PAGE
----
Mark Helprin has always been a favourite. I’ve read most everything by him and though I started with the short stories, and though he seems to have the greater reputation in that regard, it is the novels I have found most satisfying. I would recommend without hesitation Winter’s Tale (1983), A Soldier of the Great War (1981) and Freddy and Fredericka (1995).
Winter’s Tale is a magical realist tour de force which begins at the turn of the century in New York City, a place of steaming oyster bars, of gangs, of horses that can leap a city block, and always the sense of clear winter. Cold still nights, snow and quiet. Its a romantic fantastic tale. A Soldier of the Great War is the story of a man who loses everything but keeps his optimism. The world remains beautiful to him despite the horrors he has witnessed, the wars he has survived and the loved ones he’s lost. Freddy and Fredericka is the funniest of them; a British prince and princess end up in America broke and toothless (through circumstance) and end up doing more than surviving, kind of a novelistic shot at a Frank Capra story.
What I love about Helprin is that more than any other writier I know, he seems able to convey optimism without weakness. Few others can write about sunshine and light the way he can. He can do darkness but you only realize when you read his prose how rare his talent is. His novels tend to be pervaded by a sense of rising toward the light.
Here are two passages describing the remarkable Pearly Soames from Winter’s Tale.
Pearly Soames wanted gold and silver, but not, in the way of common thieves, for wealth. He wanted them because they shone and were pure. Strange, afflicted, and deformed, he sought a cure in the abstract relation of colors. But though he was drawn to fine and intense color, he was no connoisseur. Connoisseurs of paintings were curiously indifferent about color itself, and were seldom possessed by it. Rather they possessed it. And they seemed to be easily sated. They were like gourmets who had to build castles of their food before they could eat it. They confused beauty and knowledge, passion and expertise. Not Pearly. Pearly’s attraction to color was like an infection, or religion, and he came to it each time like a starving man. Sometimes, on the street or sailing along the waterfront in a fast skiff, he would witness the sun’s illumination of a flat plane of color that was given (like almost everything else in New York) a short and promiscuous embrace. Pearly always stopped, and if he froze in the middle of the street, traffic was forced to weave around him. Or if he were in a boat, he turned it to the wind and stayed with the color for as long as it lasted. House painters were subject to interludes of terror when Pearly burst upon them and stand close, staring with his electric eyes at the rich glistening color flowing thickly from their wet brushes. It was bad enough if he were alone (they all knew him, and were well aware of his reputation), but he was not infrequently accompanied by a bunch of Short Tails. In that case, the painters trembled because they would be punished afterward for the time that the Short Tails were obliged to stand in silence with their hands in their pockets, observing the inexplicable mystery of Pearly’s “color gravity,” as he called it. Unable to complain to Pearly, they would leave a few of their number to beat up the painters.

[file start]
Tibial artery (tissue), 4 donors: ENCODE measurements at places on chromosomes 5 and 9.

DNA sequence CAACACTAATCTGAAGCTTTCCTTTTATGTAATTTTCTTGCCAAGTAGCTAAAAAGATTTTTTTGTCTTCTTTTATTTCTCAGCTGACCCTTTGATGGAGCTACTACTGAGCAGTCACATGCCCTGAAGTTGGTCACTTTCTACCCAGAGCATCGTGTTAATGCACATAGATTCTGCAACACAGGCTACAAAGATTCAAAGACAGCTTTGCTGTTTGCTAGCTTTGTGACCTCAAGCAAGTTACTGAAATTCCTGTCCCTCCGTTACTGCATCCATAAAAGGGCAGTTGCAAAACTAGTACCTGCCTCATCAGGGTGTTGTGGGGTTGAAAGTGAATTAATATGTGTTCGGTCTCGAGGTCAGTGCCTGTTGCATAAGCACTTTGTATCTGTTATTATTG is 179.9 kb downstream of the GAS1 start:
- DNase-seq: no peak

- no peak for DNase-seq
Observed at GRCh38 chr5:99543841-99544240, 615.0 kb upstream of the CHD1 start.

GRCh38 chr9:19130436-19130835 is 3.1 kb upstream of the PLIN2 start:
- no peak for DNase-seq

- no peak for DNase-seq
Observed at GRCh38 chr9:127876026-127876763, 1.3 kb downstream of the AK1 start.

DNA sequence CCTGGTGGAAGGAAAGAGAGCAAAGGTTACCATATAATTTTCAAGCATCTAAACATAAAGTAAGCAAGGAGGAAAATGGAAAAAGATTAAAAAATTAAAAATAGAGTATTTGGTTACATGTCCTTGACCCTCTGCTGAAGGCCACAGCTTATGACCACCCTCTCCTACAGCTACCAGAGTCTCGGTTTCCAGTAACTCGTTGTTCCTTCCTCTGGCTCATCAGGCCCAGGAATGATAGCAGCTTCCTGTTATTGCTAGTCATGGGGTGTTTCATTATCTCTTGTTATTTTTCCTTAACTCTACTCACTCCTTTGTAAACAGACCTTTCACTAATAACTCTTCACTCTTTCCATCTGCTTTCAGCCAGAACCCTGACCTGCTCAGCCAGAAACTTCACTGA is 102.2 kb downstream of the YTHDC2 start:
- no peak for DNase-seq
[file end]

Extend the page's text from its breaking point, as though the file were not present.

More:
Imagine the magic required to make a man cringe at the sight of a baby, and want to kill it. Pearly had that magic: he hated babies and wanted to kill them. They cried like cats on a fence, they had enormous round mouths, and they couldn’t even hold up their own goddamned heads. They drove him crazy with their needs, their assumptions, and their innocence. He wanted to smash their assumptions and confound their innocence. He wanted to debate them despite the fact that they couldn’t talk. He also hated small children too young to steal. What a tragic paradox. When they were small and could fit between bars, they didn’t know what to do and couldn’t carry anything. As soon as they got old enough to understand what they were supposed to bring back from the other side, they were unable to get through. And it wasn’t just children that he disliked for their vulnerability. He felt his chest heave with waves of uncontrollable violence at the sight of any cripple. He gnashed his teeth and wanted to kill them, to crush them into pulp, to silence their horrible self-pity, and bend the wheels of their chairs. He was a bomb-thrower, a lunatic, a master criminal, a devil, the golden dog of the streets.